STRUCTURE OF VALINOMYCIN AND ITS COMPLEXES
Jindřich Hašek 1*, Emanuel Makrlík2, Michal Dušek3, Ivana Císařová 4,
Jan Dohnálek1, Jarmila Dušková1, Tereza Skálová1
1 Institute of Macromolecular
Chemistry, AS CR, Heyrovského nám.2, 162 06 Praha 6,
2 Faculty of Applied Sciences, University of West Bohemia, Husova 11, 30614 Plzeň,,
3 Physical Institute, Academy of Sciences of CR, Cukrovarnická 2, 16000 Praha 6,
4 Institute of inorganic chemistry, Charles University, Hlavova 2030, 128 40 Praha 2.
Valinomycin is a cyclic dodecadepsipeptide composed of twelve a-aminoacid-like residues, all with hydrophobic side chains. More accurately, it can be described as a trimer Ì® [Val – ODVal –DVal - OAla]3 ¬É, where Val is for L-valine, ODVal for deamino-oxy-D-valine, DVal for D-valine and OAla for deamino-oxy-L-alanine. The chemical composition of valinomycin gives it a principle importance in any living organisms because of its role in selective transport of ions across the cell membranes. The Cambridge structure database of organic and organometalic compounds  contains 20 records, 16 of them representing independent observations. All structures deposited in the CCDC except a single one have very low accuracy of structure determination (R-factors are in the interval 9 % – 19 %). The only exception is a complex of valinomycin with a single water molecule and 1,5-dioxan determined by Lang in 1992 ( R=3.8 %). Surprisingly, none of the structures solved by now was with higher water content. Therefore, we determined two structures with different numbers of water molecules per single molecule of valinomycin.
Newly determined structures
In the new structures, a single valinomycin molecule is complexed with two waters (R = 4.2 %) or with 12 water molecules (R = 8.5 %). The results show that the macrocycle of a single valinomycin folds into a shape similar to the seam on a tennis ball. In this way, it forms a large barrel with hydrophobic external surface (formed by side chains of all monomers) and a large hydrophilic cavity inside the barrel with 12 carbonyls and 6 ether oxygens. In case that hydrophilic cavity has small volume, the cavity is more spherical. In the case of higher content of water, the cavity swells and takes an elongated ellipsoidal shape.
The solved structures show clearly that water molecules concentrate inside the valinomycin cavity. In excess of water, two valinomycins form a dimer of the elongated barrel shape filled by at least 24 water molecules. The external surface of the barrel formed by all side chains of both valinomycin molecules is highly hydrophobic and therefore the complexes stack side by side to form layers similar to a membrane. In other words, the whole system tends to form bilayers of valinomycin dimers. It is in agreement with the fact that the measured single crystal with higher water content is formed by parallel stacking of these bilayers. Figure 1 shows a perpendicular view on a single layer of the above mentioned bilayer.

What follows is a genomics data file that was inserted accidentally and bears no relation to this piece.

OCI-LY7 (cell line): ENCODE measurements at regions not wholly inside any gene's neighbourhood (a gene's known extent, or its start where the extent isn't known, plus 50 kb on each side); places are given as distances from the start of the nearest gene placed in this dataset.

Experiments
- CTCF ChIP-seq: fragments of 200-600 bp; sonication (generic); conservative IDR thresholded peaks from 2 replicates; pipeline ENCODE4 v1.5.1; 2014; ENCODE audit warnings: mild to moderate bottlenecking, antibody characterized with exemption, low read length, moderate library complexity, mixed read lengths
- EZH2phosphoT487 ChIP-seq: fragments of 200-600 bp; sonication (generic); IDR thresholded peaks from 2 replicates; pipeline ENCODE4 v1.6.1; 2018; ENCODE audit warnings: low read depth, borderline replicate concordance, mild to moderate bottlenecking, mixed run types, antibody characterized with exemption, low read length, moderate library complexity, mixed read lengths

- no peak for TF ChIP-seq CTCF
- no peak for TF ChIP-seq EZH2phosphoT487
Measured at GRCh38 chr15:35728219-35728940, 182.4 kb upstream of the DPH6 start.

Figure 1. A single layer of valinomycin molecules in the valinomycin-HCl-water complex with stoichiometry 1:1:12. In the central valinomycin ring, all water molecules in the tunnel are shown. In the side rings, only the water molecules directly bound to the valinomycin molecule are present. Stability of the structure is strengthened by chloride ions (small balls) fixed in all cases to three amine groups of three neighbor valinomycin molecules.
Valinomycin in the lipid membrane
The pattern formed in the high-water-content structure is an excellent model for valinomycin action in the cell membrane. Some of single valinomycin molecules sit on the surface of cell membrane forming thus small cavities and decreasing locally the thickness of membrane. Other valinomycin molecules form dimers inserted inside the membrane similarly to those described in the crystal structure. The valinomycin dimers (barrels with hydrophobic external surface and filled by solution) form water-filled tunnels across the membrane allowing the passive transport of ions or small molecules with good affinity for the cavity interior offering 24 carbonyls and 12 ether oxygens for hydrogen bonding on its surface.
These observations explain the mechanism of the valinomycin activity in the selective transport of ions and small hydrophilic molecules across the cell membrane. The study brings better understanding of the processes taking place in living organisms.
The work was supported by projects GA ČR 305/07/1073 and GA AV ČR IAA500500701.
1. F.H. Allen, Acta Crystallogr., B58, (2002), 380-388.